Amid ongoing attacks by US President Donald Trump, the battle for the future of multilateralism has commenced. Previous demands for pragmatic reforms have escalated into pressure for the wholesale transformation - or even total destruction - of the global framework of multilateral institutions. Trump seems to prefer a "system" in which bilateral deals replace the multilateral rules-based order. As the US is still the world's most advanced (and one of the largest in terms of market prices) economy in the world, he believes America can get the best "deal" by negotiating alone, unbound by international rules - a view that extends to military affairs.
Although multilateralism had made substantial progress since the end of the Second World War, there was a need for continuous reform, owing to changes in the structure of the world economy. By the late 1990s, emerging-market economies had grown in size and market share, overtaking the "Quad" (the US, Canada, the European Union, and Japan), which had dominated the General Agreement on Tariffs and Trade (GATT) and the GATT's successor, the World Trade Organisation (WTO). A similar change in "economic weight" affected the International Monetary Fund (IMF) and the World Bank. At the heart of this change was the spectacular growth of China.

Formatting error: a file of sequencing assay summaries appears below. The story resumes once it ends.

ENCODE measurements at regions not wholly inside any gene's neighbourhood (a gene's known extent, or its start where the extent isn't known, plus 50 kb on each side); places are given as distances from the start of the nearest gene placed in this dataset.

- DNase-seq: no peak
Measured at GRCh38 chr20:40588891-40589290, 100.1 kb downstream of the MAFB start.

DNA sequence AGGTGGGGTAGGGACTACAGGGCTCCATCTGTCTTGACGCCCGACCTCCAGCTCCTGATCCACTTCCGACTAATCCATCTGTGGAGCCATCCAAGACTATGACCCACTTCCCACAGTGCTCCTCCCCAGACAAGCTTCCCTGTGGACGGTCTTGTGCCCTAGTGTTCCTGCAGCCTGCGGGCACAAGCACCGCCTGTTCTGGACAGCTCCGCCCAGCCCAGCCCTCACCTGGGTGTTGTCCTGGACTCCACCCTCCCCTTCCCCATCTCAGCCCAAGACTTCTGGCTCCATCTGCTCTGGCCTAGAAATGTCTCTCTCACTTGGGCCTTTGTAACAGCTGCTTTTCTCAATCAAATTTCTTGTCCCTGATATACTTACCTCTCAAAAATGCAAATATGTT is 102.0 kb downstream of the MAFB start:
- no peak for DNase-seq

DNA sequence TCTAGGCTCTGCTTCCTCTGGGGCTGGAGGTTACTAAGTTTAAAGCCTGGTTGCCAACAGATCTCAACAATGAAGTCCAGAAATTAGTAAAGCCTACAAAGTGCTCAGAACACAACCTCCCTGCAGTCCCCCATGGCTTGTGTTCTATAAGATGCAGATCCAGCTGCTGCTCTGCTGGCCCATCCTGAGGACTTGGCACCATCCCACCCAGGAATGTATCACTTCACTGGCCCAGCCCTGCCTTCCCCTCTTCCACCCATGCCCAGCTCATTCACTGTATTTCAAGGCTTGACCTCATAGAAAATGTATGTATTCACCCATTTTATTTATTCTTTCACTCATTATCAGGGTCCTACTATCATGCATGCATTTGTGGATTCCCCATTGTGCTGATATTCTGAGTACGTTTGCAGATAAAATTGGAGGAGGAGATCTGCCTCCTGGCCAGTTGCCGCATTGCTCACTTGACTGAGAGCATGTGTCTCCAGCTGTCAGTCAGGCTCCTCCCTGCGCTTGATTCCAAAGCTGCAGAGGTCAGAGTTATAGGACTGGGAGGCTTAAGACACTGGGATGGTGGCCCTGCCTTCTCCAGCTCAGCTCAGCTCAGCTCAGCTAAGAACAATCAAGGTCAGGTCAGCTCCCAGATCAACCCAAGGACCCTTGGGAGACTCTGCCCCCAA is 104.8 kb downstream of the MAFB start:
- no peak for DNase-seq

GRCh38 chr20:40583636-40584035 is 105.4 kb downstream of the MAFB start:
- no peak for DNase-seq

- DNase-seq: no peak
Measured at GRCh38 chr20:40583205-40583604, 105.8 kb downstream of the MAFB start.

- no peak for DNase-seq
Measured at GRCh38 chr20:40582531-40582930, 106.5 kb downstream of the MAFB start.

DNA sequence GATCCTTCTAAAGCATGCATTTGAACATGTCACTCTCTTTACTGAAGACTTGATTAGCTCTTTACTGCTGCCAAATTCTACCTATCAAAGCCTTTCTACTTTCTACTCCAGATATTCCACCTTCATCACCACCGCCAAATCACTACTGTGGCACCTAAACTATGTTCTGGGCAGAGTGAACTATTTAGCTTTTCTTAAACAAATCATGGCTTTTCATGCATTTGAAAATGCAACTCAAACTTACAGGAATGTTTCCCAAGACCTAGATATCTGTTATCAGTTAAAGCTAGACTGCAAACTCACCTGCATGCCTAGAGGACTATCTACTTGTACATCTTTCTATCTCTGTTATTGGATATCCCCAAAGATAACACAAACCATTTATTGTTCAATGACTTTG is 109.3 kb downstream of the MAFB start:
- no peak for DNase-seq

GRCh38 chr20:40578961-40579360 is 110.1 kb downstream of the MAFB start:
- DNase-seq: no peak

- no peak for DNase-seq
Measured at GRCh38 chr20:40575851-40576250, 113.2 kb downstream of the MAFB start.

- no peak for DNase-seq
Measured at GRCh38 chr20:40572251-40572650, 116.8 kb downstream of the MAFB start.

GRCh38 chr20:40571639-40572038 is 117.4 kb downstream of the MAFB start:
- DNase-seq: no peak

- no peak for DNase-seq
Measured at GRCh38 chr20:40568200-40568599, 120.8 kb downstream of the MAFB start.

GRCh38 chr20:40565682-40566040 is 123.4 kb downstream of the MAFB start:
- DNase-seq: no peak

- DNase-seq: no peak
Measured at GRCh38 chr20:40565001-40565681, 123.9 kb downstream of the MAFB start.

In the case of the WTO, the sheer number of developing countries that had joined also made adjustment necessary. The inability to conclude the Doha Round of negotiations, after 14 years of talks, was a symptom of the problem. In the 2010s, a system emerged in which mega-regional trade negotiations - most importantly, those for the Trans-Pacific Partnership and the Trans-Atlantic Trade and Investment Partnership, and other "minilateral" negotiations took place outside the WTO framework.
Trump's attacks, coming after the failure of the Doha Round, may lead to the end of a functional WTO. But the debate about the WTO's fate is part of a wider discussion concerning multilateralism, which includes the United Nations, the G20, and the IMF. At the risk of oversimplifying, three alternative "systems" appear to be possible.
The first alternative is a system dominated by bilateral deals, in which international rules and international law are absent. This would apply not only to trade, but also to the many "behind the borders" regulatory issues that have become part of trade negotiations. It would also minimise the roles of the IMF and the Financial Stability Board, and end the G20-led multilateral effort to prevent a race to the bottom by corporations' tax optimisation strategies. In its extreme form, this vision becomes one in which the "law of the jungle" prevails.
The second alternative is the current system, in which countries use global multilateralism to enforce common rules. This system includes many regional organisations; at the top of the system, however, sit global multilateral institutions such as the IMF, the World Bank, and the WTO, with the aim of formulating global rules and standards.